alexiscartwheel: (Default)
Last year I divided the list into Fiction, Non-Fiction, and Graphic Novels thinking that would make me actually read more non-fiction. That... failed spectacularly. In general, I just didn't finish as many books as I would've liked last year, but it's not fair comparing to 2012, since that was when I got into Marvel and read a ton of trades. Still unaccounted for were (and are) single issue comics and the massive amount of fic I've been reading.

I did do a pretty good job writing reviews for everything, so I'm going to at least try to keep that going.

CLICK FOR THE LIST. OR ELSE? )
alexiscartwheel: (Default)
This year I'm trying something different, and instead of posting my full reading list at the end of the year, I'm going to try to add to it as I go along. (Normally the in progress list is a Word doc sitting on my desktop.) Hopefully this will prompt me to write at least brief reviews somewhat more often. Volume wise, I hope to at least mostly keep pace with last year. I'm already woefully behind schedule because of The Diviners, but I refuse to give up in January. I'm also going to try splitting the list into fiction, non-fiction, and graphic novels in the hope that I'll actually read some non-fiction.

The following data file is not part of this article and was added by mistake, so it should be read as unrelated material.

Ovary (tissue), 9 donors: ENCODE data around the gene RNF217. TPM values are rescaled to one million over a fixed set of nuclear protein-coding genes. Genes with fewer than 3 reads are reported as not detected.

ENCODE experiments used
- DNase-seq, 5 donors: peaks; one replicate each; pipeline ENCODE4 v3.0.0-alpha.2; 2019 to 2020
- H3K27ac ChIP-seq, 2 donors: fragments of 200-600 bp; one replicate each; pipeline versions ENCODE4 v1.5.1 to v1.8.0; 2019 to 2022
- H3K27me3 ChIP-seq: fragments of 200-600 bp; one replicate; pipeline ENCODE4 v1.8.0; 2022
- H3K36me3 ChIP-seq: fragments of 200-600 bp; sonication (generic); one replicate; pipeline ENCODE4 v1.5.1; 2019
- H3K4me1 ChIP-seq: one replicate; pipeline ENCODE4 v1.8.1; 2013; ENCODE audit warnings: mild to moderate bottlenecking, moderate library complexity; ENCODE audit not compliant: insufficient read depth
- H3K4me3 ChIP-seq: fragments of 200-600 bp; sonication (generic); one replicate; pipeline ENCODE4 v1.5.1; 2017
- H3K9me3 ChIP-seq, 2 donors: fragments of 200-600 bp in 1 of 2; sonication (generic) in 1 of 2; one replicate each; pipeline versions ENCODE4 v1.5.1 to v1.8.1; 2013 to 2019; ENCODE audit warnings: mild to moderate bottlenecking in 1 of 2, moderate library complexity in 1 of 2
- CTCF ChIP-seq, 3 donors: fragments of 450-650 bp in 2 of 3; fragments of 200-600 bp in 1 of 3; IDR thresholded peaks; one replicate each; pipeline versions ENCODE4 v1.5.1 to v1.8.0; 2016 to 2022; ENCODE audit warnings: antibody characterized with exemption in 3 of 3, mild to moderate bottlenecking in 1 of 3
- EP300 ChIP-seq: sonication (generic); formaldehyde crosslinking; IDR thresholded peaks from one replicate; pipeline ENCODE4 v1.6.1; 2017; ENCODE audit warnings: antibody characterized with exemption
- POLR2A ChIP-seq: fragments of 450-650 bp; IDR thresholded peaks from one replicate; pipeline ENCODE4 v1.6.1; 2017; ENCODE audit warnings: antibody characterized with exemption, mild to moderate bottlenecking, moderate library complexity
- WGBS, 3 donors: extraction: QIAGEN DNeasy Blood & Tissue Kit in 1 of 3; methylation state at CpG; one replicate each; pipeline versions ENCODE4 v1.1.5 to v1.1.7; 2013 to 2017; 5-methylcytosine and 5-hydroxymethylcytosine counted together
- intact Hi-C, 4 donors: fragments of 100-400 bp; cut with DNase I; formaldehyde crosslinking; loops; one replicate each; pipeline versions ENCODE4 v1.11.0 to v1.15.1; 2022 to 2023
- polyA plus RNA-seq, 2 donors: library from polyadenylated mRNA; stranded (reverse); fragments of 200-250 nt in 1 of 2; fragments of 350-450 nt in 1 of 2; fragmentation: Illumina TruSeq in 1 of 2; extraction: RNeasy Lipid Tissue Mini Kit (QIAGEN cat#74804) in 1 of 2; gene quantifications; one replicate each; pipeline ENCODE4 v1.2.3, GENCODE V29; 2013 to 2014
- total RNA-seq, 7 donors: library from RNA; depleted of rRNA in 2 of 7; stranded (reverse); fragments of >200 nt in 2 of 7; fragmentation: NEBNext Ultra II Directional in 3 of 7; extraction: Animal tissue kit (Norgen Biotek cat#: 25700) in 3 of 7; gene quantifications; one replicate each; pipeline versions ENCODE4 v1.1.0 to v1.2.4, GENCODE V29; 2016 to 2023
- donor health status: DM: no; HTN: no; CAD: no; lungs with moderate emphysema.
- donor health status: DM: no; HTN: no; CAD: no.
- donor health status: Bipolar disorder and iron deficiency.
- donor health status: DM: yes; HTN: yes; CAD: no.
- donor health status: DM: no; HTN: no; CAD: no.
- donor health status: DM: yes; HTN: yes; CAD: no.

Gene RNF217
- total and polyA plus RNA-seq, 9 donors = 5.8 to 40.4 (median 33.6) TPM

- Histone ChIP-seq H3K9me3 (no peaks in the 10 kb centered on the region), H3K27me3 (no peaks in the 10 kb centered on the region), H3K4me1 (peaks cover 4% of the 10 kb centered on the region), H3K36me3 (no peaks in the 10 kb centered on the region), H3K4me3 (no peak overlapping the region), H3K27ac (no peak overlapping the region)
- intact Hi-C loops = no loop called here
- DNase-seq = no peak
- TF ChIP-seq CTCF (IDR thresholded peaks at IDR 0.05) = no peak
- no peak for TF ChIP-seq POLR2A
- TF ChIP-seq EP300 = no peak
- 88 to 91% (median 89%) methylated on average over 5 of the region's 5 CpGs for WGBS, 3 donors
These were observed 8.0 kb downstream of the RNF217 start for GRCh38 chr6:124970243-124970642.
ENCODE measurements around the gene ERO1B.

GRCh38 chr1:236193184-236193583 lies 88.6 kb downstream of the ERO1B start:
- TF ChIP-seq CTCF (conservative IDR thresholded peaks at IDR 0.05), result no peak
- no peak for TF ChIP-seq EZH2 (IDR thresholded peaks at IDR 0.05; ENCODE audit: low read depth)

Read more... )
alexiscartwheel: (reading)